It is outrageous that the police would even look at it this way.

Jim said...

I've seen it locally here as well. The police force in a nearby town has implemented strict enforcement of traffic laws. No warnings are given and the fines have been raised substantially. Offenses are often nitpicking. If you stop at a stop sign, you had best come to a complete halt, then sit there a couple seconds, or risk a $200 fine for a rolling stop. That happened to my wife. Stories like this are common. While revenue has increased, public support, once high, has eroded. A poor trade I believe.

tweell said...

Alas, it looks like having a car vidcam is becoming more and more important. Video evidence is hard to explain or argue with.

The other way to fight against this behavior is to inform others of its existence. Name and shame, Peter, name and shame. Otherwise you are going along with their robbery, enabling them to steal from others in the name of the law.

Val said...

Sadly, we have always known that the police have had quotas to meet for decades even though they have been publically denied. In the push to gain more revenue they are trying every way they can to gain back the lost funds through enforcement.

In the state where I live the "fees" are amazing and almost everything involves going to court. If you are stopped for a headlight being out, the fine is $150 which you can reduce if you fix it before court and have an officer sign off that it is fixed. That officer also expects to have you pay him "something" which is not a set amount. You still have to take a day off from work, appear in court and pay the fees to prove that you had it fixed.

The most common explanation for being pulled over is..... you looked suspicious. That can be for whatever reason the officer deems he needs to check you out and look for possible violations. In my home state, they have done away with having a visible registration sticker on the back plate in order to slide around the regulation on the books of only being able to run a plate number when there is a ticket or warning being written. It allows them to now run any plate they pull up behind whether you were doing something wrong or not.

Unless something is done to change the current thinking, I believe things will only get much worse.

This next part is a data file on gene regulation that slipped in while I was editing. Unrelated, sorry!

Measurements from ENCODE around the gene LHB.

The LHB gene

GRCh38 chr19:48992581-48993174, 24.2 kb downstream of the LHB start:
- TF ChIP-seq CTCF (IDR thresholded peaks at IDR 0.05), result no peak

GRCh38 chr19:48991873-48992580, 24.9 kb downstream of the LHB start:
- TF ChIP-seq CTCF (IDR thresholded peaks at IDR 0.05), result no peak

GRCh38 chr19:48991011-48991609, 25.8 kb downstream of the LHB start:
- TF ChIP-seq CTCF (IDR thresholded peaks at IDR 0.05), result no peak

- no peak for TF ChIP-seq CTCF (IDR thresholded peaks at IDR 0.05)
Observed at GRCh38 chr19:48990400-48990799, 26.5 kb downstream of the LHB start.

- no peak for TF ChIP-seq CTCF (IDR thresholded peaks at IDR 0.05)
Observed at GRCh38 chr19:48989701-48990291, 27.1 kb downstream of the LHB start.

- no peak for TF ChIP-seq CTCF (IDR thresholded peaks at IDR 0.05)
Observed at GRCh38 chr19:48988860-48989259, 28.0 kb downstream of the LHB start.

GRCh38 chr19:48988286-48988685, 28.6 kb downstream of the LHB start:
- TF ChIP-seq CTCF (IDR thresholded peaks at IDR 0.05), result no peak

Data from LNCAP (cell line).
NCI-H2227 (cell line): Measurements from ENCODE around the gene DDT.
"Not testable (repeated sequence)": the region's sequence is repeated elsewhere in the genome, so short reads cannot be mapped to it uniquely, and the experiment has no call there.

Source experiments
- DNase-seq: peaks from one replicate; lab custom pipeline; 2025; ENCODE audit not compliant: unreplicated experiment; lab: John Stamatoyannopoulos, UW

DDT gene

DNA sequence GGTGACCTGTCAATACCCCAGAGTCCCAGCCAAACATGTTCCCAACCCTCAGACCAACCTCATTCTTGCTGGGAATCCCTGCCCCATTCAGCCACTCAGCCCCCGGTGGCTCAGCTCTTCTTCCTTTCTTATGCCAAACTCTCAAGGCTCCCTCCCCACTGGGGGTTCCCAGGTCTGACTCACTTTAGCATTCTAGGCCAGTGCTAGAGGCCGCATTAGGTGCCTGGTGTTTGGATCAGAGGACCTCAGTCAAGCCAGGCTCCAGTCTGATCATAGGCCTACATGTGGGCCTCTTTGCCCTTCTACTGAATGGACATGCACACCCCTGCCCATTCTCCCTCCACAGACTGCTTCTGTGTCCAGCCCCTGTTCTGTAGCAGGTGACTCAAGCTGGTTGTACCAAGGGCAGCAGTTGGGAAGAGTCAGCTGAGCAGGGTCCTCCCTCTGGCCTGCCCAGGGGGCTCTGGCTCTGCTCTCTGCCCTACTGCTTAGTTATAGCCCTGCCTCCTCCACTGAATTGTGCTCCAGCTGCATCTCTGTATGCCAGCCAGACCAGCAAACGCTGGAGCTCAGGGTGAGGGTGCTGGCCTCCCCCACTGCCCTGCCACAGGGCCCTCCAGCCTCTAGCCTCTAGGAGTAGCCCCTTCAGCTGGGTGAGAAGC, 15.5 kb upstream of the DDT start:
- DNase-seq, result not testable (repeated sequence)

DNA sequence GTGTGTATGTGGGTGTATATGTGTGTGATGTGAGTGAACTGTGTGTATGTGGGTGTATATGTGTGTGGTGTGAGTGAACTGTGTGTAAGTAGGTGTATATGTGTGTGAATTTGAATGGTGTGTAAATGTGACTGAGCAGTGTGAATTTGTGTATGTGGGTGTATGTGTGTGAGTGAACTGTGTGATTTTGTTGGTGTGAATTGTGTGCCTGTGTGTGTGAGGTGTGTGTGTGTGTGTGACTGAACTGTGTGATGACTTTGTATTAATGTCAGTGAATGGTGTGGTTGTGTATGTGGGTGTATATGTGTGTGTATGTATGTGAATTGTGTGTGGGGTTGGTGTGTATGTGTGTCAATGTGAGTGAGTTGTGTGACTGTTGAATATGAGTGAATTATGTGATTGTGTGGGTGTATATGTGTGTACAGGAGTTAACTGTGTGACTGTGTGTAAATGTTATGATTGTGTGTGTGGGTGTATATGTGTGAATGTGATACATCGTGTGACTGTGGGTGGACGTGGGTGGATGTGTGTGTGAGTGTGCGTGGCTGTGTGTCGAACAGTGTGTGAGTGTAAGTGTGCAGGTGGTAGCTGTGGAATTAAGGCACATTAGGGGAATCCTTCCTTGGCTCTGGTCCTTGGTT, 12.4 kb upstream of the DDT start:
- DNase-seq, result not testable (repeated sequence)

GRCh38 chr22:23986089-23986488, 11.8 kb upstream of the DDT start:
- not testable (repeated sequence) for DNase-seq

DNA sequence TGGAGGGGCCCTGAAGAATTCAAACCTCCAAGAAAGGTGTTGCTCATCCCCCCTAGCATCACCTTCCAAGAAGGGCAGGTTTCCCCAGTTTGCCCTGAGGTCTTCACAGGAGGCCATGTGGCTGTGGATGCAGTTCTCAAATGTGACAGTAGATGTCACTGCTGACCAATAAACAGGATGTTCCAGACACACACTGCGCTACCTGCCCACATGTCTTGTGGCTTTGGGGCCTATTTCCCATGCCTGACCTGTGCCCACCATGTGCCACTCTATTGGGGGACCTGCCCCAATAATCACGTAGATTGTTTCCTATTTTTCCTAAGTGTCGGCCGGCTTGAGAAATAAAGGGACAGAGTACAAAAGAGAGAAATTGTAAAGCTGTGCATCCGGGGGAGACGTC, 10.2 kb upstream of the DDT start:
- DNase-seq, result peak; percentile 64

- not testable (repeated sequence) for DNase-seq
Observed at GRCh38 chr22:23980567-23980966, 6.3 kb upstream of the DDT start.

C. S. P. Schofield said...

The tendency has always existed, but it landed on the poor for the most part. Starting with WWII, it receded for a while (I think the Battle of Athens had something to do with that) and we got used too that salutary state of affaires and consider it "normal". But the Progressive fondness for spreading the State's authority into every nook and cranny, combined with their chronic inability to kept o a budget, made it kind of inevitable that we would see this again.

So the police prey n the populace, and forfeit any hope they had of being viewed as protectors instead of announces. And the populace grows surly. And the police get insular and start arresting people for "contempt of cop". And then some incident like the shooting in Ferguson happens, and a large swath of the public have no inclination to believe that the cops could be justified, because their experience is that cops are arrogant, violent assholes.

And the authorities have the nerve, the unmitigated gall, to be surprised.

Furthermore, the Progressives LOVE THIS. The LIKE having a large portion of the population feeling oppressed, because they can exploit that. They won't do anything to STOP it, but they will exploit it. And the love the Police being socially isolated, because they know when push comes to shove they need the police to be loyal to THEM instead of the citizenry.

Anonymous said...

Vinton, LA once announced (or got caught saying) that 40% of the city's budget was covered by the fines reaped by its' single mile of I-10.